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Homechevron_rightKeralachevron_rightShortage of limestone...

Shortage of limestone affects work at Adani's Vizhinjam port

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Shortage of limestone affects work at Adanis Vizhinjam port
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Thiruvananthapuram: The shortage of limestone, the most important raw material for the construction of Kerala's dream port project -- Vizhinjam -- has affected the work at the port site, causing a delay in the project completion, which should have seen the berthing of a ship in 2018.

On Thursday, the public undertaking committee of the Kerala Legislative Assembly visited the port site to take stock of the situation.

At the time of commencement of work on the port on December 5, 2015, Adani Ports owner Gautam Adani had announced that the first ship will berth there on September 1, 2018, in a record time of less than 1,000 days.

This, however, did not happen, and the second important deadline was December 4, 2019, which was the original date of completion of the first phase, but that has also not been met.

M. Vincent, the MLA from here, told IANS: "The biggest issue is the huge shortage of limestone. The Adani Ports officials told us that even though the government has given license to 20 quarries, only one is working, as all the others are waiting for final clearance to start work.

"The flaw here, on why things are moving at a snail's pace is because of the government, which is the facilitator but is not doing a clean job. When the Congress government under Oommen Chandy (during his tenure, work on the project started) was in power, there used to be regular meetings to assess the progress and any emerging flaws were immediately rectified."

The project stalled in 2017 after cyclone Ockhi hit the construction site and a portion of the constructed breakwater was washed away.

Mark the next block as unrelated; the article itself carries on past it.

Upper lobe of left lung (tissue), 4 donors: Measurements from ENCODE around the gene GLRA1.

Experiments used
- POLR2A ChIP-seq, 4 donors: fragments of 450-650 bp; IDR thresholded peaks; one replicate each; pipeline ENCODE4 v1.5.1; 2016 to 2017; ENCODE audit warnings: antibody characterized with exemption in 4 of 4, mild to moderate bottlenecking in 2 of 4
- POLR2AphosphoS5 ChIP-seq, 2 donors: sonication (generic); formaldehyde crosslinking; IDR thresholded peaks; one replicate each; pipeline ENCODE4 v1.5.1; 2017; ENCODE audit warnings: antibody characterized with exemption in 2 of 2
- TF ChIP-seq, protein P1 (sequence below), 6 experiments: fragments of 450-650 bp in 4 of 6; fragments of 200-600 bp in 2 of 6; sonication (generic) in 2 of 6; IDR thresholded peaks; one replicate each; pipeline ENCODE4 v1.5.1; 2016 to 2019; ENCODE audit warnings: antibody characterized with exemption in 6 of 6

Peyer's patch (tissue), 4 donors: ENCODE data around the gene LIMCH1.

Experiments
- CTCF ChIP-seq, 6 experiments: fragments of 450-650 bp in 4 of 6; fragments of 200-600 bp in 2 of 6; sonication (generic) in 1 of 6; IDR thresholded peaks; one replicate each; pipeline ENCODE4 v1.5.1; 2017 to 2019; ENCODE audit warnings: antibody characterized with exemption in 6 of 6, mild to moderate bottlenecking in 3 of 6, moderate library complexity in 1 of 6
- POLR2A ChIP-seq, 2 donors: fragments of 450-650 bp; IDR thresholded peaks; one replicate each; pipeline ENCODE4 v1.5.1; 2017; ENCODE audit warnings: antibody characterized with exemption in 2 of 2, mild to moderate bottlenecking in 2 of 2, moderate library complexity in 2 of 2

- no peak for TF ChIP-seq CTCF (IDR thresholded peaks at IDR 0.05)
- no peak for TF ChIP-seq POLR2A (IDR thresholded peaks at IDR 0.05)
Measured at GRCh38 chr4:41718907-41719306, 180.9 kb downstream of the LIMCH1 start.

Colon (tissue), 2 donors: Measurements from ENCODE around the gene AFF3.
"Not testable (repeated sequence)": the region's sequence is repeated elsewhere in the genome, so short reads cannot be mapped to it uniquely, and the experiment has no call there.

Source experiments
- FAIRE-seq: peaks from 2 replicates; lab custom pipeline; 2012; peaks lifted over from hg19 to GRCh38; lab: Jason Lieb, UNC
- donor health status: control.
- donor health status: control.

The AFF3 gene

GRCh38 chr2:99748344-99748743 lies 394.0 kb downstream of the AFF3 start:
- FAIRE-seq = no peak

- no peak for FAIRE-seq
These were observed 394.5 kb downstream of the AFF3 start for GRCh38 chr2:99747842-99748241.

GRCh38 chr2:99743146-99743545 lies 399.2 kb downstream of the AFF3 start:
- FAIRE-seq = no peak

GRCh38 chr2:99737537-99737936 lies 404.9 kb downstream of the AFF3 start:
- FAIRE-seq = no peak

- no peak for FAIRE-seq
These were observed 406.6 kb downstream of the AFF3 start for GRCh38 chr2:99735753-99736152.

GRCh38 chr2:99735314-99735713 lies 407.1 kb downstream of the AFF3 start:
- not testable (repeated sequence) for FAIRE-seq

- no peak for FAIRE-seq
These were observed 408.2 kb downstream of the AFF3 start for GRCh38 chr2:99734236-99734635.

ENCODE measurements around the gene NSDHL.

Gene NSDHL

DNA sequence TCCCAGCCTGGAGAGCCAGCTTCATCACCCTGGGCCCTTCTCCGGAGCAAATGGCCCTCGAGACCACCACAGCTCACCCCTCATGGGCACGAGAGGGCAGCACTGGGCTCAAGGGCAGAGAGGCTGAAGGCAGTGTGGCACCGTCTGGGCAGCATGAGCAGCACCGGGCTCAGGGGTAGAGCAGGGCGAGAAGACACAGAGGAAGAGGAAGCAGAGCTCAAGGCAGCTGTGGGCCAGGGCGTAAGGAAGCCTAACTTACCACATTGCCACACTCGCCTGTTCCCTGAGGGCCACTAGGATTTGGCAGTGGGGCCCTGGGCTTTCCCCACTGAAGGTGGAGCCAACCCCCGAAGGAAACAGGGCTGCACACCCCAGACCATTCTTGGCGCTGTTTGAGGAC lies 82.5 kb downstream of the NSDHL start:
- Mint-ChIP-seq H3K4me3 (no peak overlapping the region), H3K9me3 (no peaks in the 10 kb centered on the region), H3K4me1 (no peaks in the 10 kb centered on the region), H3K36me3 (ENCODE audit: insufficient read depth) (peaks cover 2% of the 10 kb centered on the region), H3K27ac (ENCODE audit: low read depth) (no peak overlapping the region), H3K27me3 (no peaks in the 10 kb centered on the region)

"The total length of the breakwater is 3.1 km and today what we saw was that only just 700 metres has been completed. We were told by the company officials that if there is an uninterrupted supply of limestone, it will take another 18 months for the port to be operational.

"The committee will now report this to the Chief Minister Pinarayi Vijayan and will ask him to call an urgent meeting to see that all licenses are given to quarries to start their work," added Vincent.

The total cost of the port project is Rs 7,525 crore and the state government has contributed 500 acres of land.

According to the plan, once completed, this would be one of India's deepest ports and 80 per cent of the country's cargo trans-shipments will go through here.

Adani Ports, which was the lone bidder for the project, had sought a Rs 1,635 crore grant for the construction purposes.

According to the agreement, Adani will operate the port for 40 years, extendable by 20 more years, while the state government will get a portion of the revenue from the port after 15 years.

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